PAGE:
On the Beach

Sunday, 27 May 2012

National Identity and Food

I think about nationality and national identity a lot.

I suppose that could be for any number of reasons:

1) I'm a serial expat;
2) I find it interesting;
3) I have too much time; and
4) I have a tendency to navel gaze.

Whatever the cause, I'm always trying to figure out if any choices that I make, any behaviour I exbihit, make me, well, something. Or maybe I'm just me.

The other day was my "namesday" as we call it in my family, or my Saint's Day where all people with my name, celebrate a kind of "birthday". It's compulsory in Poland and also a custom in other eastern and southern European countries. I embrace my namesday every year. This could be for a number of reasons:

1. I feel Polish.
2. I feel Catholic.
3. I relish the opportunity to have another excuse for getting presents.
4. I just love the idea of yet another day being all about ME.
5. It's a family tradition.

I always celebrate my "namesday" with family and, this year my mum (who is an amazing cook) offered to cook me whatever i wanted. I chose kotlet schabowy with potatoes and red cabbage, followed by a baked apple dessert. For those wondering, kotlet schabowy is a Wienerschnitzel made with pork. And because the Viennese gave it a catchier name, people think it's Viennese. Well, it's not, OK? And the German speaking peoples don't have a monoply over cabbage, either- alright?

I'm willing to bet that's the first time anyone has exhibited aggression over a food the rest of the world would hide under a lettuce leaf on the edge of the plate.

Moving on.

So, my brother- with whom I  discuss issues of national identity (seeing as we're both of the same Polish parents, but because of our age difference grew up for different amounts of time in different countries, he's now living with a Catalan in Belgium and I'm married to a Brit, living in South Africa- you can imagine how this topic comes up every now and then.), said that as I chose Polish food for a special day, maybe that makes me Polish?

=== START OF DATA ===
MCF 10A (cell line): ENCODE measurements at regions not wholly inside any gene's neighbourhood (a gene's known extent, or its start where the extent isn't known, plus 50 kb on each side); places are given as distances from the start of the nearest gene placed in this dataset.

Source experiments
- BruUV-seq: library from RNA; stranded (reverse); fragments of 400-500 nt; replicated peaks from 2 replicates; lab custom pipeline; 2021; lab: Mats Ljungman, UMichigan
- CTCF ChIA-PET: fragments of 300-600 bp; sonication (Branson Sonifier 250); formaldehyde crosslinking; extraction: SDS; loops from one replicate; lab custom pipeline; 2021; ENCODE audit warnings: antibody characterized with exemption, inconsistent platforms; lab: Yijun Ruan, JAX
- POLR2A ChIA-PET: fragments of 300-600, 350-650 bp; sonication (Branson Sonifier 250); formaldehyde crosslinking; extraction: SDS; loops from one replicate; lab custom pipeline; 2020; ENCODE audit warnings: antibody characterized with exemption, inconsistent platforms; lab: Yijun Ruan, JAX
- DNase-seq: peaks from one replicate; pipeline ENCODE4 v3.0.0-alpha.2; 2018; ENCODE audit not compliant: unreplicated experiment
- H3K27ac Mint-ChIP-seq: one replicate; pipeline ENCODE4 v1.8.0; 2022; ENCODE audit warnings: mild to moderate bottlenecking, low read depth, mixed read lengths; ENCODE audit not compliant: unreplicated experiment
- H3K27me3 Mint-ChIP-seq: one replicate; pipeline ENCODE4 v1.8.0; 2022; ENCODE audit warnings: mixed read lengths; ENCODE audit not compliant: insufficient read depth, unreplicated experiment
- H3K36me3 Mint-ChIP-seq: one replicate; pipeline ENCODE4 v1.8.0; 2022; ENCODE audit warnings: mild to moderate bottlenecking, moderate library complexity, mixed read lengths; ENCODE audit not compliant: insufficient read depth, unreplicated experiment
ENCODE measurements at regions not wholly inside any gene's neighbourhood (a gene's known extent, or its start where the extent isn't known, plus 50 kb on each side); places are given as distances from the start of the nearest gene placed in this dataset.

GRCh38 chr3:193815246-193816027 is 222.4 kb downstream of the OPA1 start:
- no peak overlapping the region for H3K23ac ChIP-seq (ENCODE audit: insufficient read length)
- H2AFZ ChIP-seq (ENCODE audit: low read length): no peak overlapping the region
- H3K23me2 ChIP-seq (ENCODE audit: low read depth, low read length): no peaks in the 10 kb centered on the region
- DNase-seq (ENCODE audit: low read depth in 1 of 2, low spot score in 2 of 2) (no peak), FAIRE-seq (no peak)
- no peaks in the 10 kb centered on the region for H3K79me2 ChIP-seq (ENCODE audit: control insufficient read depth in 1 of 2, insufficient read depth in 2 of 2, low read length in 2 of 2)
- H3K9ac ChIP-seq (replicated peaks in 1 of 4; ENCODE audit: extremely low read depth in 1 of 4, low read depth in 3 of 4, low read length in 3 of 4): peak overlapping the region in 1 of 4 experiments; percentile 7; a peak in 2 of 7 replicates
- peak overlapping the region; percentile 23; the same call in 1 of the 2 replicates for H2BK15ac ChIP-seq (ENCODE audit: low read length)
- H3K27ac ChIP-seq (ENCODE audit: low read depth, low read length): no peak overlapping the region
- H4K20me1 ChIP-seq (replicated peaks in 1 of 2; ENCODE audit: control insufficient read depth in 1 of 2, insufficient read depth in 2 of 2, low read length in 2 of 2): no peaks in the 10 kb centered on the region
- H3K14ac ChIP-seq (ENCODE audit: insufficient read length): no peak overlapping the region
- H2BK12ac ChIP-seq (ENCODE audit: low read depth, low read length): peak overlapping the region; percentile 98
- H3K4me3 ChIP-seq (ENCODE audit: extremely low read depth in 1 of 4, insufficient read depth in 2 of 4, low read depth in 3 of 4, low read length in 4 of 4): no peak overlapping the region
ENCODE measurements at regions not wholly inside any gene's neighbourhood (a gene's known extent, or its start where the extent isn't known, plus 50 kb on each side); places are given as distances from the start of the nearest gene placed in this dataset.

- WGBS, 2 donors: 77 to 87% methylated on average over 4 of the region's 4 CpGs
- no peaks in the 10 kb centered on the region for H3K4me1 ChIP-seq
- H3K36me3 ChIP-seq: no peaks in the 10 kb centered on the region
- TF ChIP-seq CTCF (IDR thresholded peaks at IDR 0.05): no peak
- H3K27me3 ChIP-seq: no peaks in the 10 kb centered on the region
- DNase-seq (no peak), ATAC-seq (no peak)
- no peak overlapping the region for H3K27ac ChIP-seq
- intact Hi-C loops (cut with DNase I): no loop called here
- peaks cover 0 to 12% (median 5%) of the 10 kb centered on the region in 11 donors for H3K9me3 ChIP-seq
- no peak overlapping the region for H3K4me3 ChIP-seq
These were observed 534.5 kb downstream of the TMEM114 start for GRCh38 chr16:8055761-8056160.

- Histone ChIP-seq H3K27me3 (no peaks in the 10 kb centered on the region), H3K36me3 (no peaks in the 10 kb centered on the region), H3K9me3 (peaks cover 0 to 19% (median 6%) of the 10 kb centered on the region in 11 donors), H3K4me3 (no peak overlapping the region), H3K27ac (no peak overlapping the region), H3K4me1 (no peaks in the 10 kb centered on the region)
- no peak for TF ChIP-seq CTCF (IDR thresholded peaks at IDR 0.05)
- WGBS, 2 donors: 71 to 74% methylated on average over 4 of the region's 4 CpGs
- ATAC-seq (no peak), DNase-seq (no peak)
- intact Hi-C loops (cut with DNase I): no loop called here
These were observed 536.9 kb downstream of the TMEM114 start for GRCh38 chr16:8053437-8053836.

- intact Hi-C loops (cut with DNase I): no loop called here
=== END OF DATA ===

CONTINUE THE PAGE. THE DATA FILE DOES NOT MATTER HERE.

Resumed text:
And I thought about that- maybe, if you cannot find another way, your food choice with a gun to your head determines who you are. Maybe I am, fundamentally, Polish.

And then I thought about that some more. Who were the rivals here for me? British food (or 22 years in a taste-bud vortex, as I like to think of it, from my perspective)? Um, well, sorry to support to be such a cliche but, no thanks. A country that prides itself on a Sunday dinner which may consist of gammon ('Why don't we just boil some salt in a meat shape?" "Yeeaah!"). And I know many world ranked restaurants are in London, but I'm talking about food I don't need to take out a mortgage for.

Norwegian food? Lovely people, lovely country but when you serve sweet brown cheese and fish that is left in cold water for 5-6 days before serving (lutefisk), I'll pass.

South African food? What comes to mind here? Mielepap (maize "pap"-pap a very onomatopoeic phrase here), milk tart (the magic cake with no taste!) and boerewors (I won't have a word said against boerewors, I just ate an excess of it over the summer). But the quality of food and produce in South Africa is stunning, you can eat so well here, so reasonably and pap is easily avoided...

I am sure some would say that Polish food is gross- fatty, meaty and stodgy, all which is probably fair but somehow, I suppose, it tastes of home and family which for me are good things.

On the basis that I am defending stodgy, fatty food- does that make me Polish? Probably a little bit, yes. It must reveal something.

But I can't live without Thai food, pizza, sushi or burgers and there is nothing Thai, Italian, Japanese or American about me.

Back to the drawing board.

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